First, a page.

A pump track is a purpose-built track for cycling. It has a circuit of rollers,[a] banked turns and features designed to be ridden completely by riders "pumping"—generating momentum by up and down body movements, instead of pedaling or pushing.[1] It was originally designed for the mountain bike and BMX scene, and now, due to concrete and/or asphalt constructions, is also used for skateboarding, and accessible to wheelchairs. Pump tracks are relatively simple to use and cheap to construct, and cater to a wide variety of rider skill levels.

A mountain bike rider doing a trick on a pump track
Pump track in Werbach, Germany



Skateparks experienced a huge boom in the late 1990s and early 2000s. However, most of them were designed to be used by experienced or professional riders, and thus resulted in some injuries.[1] Many communities looked for a better, more accessible solution. The first new era pump track in the United States was built in 2004 at The Fix Bike Shop in Boulder, Colorado, by professional downhill bicyclist Steve Wentz.[2]

Track design


Most pump tracks link a series of rollers to steeply bermed corners that bring the riders back around.[2] They used to be built mostly out of dirt; recently companies have started to use concrete or asphalt. Paved pump tracks also have the advantage that they can be ridden by skateboarders, in-line skaters, and foot-powered scooters.[3] The size can vary from 50 m2 to over 8000 m2.[2]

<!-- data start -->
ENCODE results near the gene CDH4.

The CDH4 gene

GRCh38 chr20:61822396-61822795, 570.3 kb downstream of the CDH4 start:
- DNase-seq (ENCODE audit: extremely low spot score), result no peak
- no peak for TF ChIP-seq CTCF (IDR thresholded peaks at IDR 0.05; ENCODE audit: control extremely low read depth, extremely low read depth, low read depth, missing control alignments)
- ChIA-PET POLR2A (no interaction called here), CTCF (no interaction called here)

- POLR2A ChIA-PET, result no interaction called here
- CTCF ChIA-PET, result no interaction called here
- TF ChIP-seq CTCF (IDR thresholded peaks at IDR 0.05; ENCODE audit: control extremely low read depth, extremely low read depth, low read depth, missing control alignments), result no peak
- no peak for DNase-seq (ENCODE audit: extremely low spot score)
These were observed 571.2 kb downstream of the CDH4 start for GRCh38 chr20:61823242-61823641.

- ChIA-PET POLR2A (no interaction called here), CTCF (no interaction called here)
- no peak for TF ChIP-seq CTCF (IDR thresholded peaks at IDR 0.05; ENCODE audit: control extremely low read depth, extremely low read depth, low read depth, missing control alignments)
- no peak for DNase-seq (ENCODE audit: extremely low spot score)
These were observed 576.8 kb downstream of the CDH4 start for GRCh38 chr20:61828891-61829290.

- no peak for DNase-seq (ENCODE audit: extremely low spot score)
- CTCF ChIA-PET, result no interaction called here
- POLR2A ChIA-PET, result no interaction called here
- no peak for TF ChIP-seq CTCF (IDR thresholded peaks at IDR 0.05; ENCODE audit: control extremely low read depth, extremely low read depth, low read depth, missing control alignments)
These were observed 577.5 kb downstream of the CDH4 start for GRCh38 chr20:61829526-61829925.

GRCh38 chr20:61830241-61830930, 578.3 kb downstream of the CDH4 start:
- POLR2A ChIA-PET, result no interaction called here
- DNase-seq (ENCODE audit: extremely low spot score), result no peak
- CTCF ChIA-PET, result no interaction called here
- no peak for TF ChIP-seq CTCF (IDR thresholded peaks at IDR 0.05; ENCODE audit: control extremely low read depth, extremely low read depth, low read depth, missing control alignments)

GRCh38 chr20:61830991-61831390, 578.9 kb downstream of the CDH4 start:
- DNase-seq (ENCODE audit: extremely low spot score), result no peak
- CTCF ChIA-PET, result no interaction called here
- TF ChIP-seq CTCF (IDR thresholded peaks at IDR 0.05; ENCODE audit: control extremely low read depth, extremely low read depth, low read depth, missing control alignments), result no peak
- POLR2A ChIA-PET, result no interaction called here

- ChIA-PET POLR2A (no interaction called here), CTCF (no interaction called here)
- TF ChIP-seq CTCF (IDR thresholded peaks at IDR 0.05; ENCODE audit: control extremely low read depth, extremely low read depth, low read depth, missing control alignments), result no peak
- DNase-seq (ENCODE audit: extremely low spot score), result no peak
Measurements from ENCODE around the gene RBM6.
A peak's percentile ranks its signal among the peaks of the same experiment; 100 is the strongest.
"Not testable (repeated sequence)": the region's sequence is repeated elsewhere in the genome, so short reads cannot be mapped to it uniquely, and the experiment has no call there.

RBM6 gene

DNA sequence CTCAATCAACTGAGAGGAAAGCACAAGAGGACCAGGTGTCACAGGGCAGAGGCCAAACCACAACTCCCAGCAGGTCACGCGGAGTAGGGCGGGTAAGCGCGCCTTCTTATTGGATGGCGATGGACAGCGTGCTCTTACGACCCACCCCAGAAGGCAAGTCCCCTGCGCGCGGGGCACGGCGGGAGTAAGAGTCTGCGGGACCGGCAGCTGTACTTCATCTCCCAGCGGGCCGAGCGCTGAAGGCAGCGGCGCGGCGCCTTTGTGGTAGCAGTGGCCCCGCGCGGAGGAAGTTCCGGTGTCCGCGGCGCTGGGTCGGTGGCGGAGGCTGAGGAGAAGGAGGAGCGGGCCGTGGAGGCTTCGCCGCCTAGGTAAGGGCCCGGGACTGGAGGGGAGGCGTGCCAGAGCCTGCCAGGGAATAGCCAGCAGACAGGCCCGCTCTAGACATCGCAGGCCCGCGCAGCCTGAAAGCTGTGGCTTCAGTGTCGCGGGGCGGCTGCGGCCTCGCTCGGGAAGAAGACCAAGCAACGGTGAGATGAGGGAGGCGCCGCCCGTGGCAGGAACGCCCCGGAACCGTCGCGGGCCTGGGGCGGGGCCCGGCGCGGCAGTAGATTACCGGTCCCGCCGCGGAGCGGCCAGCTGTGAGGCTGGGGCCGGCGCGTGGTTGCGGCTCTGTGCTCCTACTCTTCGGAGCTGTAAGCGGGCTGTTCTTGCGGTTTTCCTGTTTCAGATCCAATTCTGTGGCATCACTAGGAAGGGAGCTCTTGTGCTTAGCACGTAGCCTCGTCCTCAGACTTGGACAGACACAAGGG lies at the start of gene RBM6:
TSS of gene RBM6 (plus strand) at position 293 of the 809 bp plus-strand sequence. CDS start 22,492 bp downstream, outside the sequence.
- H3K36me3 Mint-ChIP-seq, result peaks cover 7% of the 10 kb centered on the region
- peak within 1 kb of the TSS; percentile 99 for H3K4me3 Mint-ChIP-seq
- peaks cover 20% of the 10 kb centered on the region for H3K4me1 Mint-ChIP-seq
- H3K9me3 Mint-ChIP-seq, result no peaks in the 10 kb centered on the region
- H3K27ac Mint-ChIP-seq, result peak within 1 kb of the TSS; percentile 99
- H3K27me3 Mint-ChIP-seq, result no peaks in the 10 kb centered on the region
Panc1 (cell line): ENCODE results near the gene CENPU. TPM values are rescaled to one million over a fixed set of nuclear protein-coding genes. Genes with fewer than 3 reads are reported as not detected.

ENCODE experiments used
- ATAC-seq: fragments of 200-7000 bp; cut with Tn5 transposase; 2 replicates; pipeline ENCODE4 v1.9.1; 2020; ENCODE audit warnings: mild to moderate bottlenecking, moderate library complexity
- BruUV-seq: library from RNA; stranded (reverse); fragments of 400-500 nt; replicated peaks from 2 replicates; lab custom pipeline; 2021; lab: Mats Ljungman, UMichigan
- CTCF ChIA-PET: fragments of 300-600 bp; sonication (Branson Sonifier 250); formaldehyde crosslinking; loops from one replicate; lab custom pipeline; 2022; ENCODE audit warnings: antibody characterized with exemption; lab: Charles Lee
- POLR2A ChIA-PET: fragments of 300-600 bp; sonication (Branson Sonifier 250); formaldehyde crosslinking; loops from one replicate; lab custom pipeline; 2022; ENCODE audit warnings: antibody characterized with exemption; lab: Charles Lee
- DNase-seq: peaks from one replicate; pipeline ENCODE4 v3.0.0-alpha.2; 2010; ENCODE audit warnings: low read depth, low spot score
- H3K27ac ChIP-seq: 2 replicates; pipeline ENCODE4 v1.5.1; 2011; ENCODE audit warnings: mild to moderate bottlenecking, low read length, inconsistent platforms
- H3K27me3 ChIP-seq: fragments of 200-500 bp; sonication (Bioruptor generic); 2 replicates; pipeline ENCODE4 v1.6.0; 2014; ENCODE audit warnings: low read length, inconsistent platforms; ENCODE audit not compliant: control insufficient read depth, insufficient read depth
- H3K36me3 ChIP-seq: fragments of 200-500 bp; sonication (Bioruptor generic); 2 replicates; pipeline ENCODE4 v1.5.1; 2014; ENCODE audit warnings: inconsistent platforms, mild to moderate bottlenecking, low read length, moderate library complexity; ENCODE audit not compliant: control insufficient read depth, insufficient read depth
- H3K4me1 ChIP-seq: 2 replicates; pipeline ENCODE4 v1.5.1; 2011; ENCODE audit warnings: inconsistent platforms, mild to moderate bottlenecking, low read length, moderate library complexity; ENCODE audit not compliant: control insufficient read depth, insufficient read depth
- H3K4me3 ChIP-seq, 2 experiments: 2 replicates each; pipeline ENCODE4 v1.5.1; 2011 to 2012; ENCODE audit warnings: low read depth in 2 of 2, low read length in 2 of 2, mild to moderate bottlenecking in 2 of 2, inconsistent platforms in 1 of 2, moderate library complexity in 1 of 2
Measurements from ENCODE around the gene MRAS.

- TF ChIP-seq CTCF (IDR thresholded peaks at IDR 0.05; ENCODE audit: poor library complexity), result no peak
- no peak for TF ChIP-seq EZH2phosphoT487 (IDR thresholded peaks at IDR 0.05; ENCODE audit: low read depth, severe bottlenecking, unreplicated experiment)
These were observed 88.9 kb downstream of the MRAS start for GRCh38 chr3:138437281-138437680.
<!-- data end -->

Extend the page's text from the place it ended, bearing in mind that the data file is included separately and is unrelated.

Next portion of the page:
One of many bike types that can be used on a pump track

Since momentum, or speed, is gained by the rider pumping, such as on the down-slope of each roller, the best bikes to use have no suspension, which would absorb useful energy.[4] Bikes usually have a rigid frame, such as BMX-style bikes, which most efficiently convert the rider's motions into forward thrust. Some bikes have been designed which are custom built for a pump track, with features such as an offset crank, which stabilizes the pedals, and lowers the rider's center of gravity.[4]

Participant at the world final in Springdale, USA

World Championship


In 2018, Velosolutions teamed up with Red Bull and organized the pump track world championship. The world's best 67 riders from BMX and MTB raced at the world final in Arkansas. David Graf and Christa von Niederhäusern, both from Switzerland, were crowned the first ever Red Bull Pump Track World Champions. The series continued in 2019, with over 25 stops all around the world.[3]
At the same time as the 2009 UCI World Mountain Bike Championships in Canberra, Australia an unsanctioned Pump Track World Championships was held, possibly the first ever.[5][6][7]

See also


Notes and references

  1. ^ Rollers are small tabletops that give you extra speed by 'pumping' the jump.
  1. ^ "Guide to Pump Tracks", bermside.com
  2. ^ a b "Pumpin': An Introduction to the World of Pump Tracks". California Adventure Sports Journal. 23 October 2009. Retrieved July 10, 2014.
  3. ^ https://www.youtube.com Leavenworth Pump Track (in Washington).
  4. ^ a b https://www.pinkbike.com Specialized Stumppumper Concept Bike - The Ultimate Pump Track Weapon.
  5. ^ "World Championship XC Racing starts in Canberra—Plus: 4X, DH practice are underway and the impromptu Pump Track World Championships is in the books". BIKE Magazine. 2009-09-02. Retrieved 2020-06-17.
  6. ^ Kramer. "Pump Track World Championships". The RiotACT. Retrieved 2020-06-17.
  7. ^ "PUMP TRACK WORLD CHAMPS". Spoke Magazine. 3 September 2009. Retrieved 2020-06-17.